Captain America: The First Avenger

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Reviewed by 12-Sep-11

I’ve spent a good few years being quite cynical about Marvel’s ambitious plans for their superhero franchise in the cinema. Even if they did get made, they wouldn’t be any good. What is very pleasing about Captain America: The First Avenger is that none of these fears are realised.

Captain America: The First Avenger

“I CAN DO THIS ALL DAY”

directed by Joe Johnston, screenplay by Christopher Markus and Stephen McFeely; Paramount/Marvel.

Sometimes you’re wrong.

I’ve spent a good few years being quite cynical about Marvel’s ambitious plans for their superhero franchise in the cinema. When, in the wake of the success of X-Men  and Spider-Man, rumours abounded about Iron Man, The Sub-Mariner and Doctor Strange, I didn’t seriously expect that those movies would ever actually be made. True enough, Prince Namor and the Master of the Mystic Arts have yet to trouble the multiplex. But Iron Man did come along, and was quite a success.

Then, when Marvel unveiled their masterplan of a series of movies featuring Shellhead, the Hulk, Thor and Captain America, leading into The Avengers, I seriously doubted that this would actually happen. It was a nice idea, but the logic of Hollywood is such that, should one of the movies flop (in the way that DC’s Green Lantern has), the whole project would stall.

Yet here we are, with Iron Man, The Incredible Hulk, Iron Man 2, Thor and Captain America: The First Avenger all out, and The Avengers slated for May of next year.

My last line of cynicism was that even if they did get made, they wouldn’t be any good. I mean, there’s such a history of terrible superhero movies (Daredevil, anyone?), and it’s clear that the good ones are the exceptions. This isn’t surprising – the whole Hollywood system has so many people involved who have the right to interfere that it’s a wonder that it produces anything remotely watchable at all. Well, I’ve only seen Iron Man, but that’s good, and even if reports are that Iron Man 2 isn’t, the buzz on Thor is reasonably favourable.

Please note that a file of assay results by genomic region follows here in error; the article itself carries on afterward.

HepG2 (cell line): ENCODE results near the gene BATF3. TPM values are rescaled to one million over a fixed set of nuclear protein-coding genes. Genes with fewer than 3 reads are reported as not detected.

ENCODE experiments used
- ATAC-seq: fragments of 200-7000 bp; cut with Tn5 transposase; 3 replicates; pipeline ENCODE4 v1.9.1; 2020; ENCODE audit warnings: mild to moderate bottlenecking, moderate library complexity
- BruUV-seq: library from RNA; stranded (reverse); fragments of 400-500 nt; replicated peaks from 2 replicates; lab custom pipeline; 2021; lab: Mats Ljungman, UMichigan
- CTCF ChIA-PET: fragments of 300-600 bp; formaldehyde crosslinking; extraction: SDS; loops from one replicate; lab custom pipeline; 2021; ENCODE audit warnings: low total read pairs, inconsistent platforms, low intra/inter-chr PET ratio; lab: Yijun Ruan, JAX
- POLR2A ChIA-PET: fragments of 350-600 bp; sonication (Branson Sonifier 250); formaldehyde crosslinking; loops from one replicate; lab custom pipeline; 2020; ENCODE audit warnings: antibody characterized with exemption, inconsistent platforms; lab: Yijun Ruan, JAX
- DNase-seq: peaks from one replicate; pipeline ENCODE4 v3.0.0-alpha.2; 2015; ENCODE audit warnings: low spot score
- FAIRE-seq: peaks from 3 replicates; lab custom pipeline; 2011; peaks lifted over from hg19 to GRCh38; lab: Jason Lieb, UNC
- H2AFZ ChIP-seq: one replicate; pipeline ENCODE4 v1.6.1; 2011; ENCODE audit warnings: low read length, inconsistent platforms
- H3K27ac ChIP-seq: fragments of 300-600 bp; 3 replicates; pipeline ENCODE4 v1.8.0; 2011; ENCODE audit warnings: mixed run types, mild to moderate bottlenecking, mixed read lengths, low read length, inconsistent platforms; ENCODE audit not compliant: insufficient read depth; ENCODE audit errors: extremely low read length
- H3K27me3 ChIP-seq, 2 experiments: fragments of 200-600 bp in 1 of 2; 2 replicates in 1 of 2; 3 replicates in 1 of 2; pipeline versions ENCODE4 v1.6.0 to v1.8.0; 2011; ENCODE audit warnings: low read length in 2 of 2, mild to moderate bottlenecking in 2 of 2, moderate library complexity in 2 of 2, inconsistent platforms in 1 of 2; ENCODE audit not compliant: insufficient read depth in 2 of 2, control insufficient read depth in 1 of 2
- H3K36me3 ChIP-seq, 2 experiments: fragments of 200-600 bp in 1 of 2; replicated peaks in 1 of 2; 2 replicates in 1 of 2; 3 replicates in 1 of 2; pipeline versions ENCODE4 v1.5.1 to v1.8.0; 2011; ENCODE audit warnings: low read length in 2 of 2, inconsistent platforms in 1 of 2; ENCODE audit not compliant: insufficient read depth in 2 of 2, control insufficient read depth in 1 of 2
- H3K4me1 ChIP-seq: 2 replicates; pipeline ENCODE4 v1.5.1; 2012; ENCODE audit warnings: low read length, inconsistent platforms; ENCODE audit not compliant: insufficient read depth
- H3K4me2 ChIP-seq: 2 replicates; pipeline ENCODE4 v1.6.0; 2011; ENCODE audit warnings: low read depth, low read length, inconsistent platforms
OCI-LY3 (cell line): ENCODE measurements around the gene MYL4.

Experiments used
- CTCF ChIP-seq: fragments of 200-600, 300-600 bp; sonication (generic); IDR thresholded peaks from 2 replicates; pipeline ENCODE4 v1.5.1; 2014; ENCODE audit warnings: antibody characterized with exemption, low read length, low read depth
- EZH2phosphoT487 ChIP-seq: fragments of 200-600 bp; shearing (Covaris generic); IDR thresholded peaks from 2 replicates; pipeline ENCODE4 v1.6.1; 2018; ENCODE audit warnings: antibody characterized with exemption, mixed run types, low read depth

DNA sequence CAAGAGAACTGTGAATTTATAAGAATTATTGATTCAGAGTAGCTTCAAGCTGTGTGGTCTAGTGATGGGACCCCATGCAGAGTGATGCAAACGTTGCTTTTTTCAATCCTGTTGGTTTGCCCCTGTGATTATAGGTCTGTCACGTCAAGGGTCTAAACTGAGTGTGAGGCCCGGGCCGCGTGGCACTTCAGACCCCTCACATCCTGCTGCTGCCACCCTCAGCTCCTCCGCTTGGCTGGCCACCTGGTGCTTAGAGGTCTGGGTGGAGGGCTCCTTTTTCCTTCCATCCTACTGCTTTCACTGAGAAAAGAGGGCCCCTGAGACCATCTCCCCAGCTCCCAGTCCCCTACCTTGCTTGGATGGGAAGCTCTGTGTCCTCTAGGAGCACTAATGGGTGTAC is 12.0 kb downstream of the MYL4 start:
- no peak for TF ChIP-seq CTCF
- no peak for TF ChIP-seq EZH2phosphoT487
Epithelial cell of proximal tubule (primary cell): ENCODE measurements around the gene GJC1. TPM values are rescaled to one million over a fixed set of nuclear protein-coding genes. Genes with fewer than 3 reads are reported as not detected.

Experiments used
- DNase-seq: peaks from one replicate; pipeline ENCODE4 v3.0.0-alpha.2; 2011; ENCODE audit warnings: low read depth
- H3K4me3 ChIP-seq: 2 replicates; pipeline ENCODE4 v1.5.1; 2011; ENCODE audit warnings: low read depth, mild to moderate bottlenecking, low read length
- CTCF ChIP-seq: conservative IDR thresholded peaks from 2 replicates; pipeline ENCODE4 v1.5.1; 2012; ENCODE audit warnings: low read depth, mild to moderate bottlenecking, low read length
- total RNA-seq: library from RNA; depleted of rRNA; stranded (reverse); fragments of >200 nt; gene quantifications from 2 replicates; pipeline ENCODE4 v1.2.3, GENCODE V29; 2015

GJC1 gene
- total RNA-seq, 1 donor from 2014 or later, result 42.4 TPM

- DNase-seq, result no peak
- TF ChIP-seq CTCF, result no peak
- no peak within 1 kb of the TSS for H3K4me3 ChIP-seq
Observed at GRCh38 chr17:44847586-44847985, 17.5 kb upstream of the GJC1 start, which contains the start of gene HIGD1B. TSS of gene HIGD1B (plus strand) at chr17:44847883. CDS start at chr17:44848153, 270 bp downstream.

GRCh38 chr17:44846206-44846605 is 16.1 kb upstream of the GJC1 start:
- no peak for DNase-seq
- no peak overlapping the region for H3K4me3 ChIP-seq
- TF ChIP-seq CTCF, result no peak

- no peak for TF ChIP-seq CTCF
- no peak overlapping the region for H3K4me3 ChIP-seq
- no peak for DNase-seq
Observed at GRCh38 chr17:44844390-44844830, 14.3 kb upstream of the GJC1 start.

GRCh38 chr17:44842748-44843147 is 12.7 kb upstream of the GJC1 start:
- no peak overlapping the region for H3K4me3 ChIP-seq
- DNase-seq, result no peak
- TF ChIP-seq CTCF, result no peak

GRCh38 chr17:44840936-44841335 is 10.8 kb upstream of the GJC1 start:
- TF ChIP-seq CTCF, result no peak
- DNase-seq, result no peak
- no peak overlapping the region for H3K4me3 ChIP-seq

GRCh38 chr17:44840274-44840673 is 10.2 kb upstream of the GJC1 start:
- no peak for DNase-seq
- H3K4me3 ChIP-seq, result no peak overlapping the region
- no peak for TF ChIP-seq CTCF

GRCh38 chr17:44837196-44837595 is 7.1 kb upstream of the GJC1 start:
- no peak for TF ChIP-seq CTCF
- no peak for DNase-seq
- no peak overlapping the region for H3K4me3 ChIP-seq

I was most worried about Captain America. After all, there had been attempts to make Cap movies back in 1979 and 1990, and none of them are any good at all. In the current political climate, it would be so easy to do a flag-wearing super-soldier as a right-leaning tool of imperialism (as Mark Millar presented him in The Ultimates), which, as I argue elsewhere on this site, isn’t really what Cap is, or at least not what he was in the beginning.

What is very pleasing about Captain America: The First Avenger to long-term Cap fans is that none of these fears are realised. Oh yes, Cap is patriotic, and wants to serve his country. But he’s no bully – indeed, Steve Rogers is selected for the Super-Soldier serum precisely because he doesn’t throw his weight around. There’s nothing here to make liberal Cap fans feel soiled.

In FF: Rise of the Silver Surfer he's got chest hair!

And it’s certainly not awful; far from it, in fact. The plot, to be honest, is pretty perfunctory, and serves as a means of linking the action scenes. Cap is put up against the Red Skull (Hugo Weaving delivering exactly the right level of evil camp) and a pre-face-on-a-robot-chest Arnim Zola (Toby Jones).  Steve Rogers is failed for military service as 4F, and then gets selected for the Super-Soldier project, meeting Peggy Carter (Hayley Atwell) along the way.  The moment he is transformed, Nazi saboteurs destroy the lab and kill the scientist in charge, making the experiment unrepeatable. We then get Cap’s war service, in the course of which Bucky Barnes (Sebastian Stan) is killed, leading to a final moment in the Arctic (already signalled by the movie’s framing sequence), before Cap is revived nearly seventy years later. There’s little here that anyone familiar with Cap’s backstory will be surprised about, apart from a section where Cap becomes a stage and screen star to promote the war effort. That could make you cringe, but in fact it’s handled quite well, and does explain in a way that’s acceptable in a movie where the costume comes from. There are also a couple of retcons from later Marvel history, such as bringing in Howard Stark (Dominic Cooper); these add to the richness of the narrative rather than appearing unnecessary.

"Say, you guys wouldn't be HYDRA, would you?"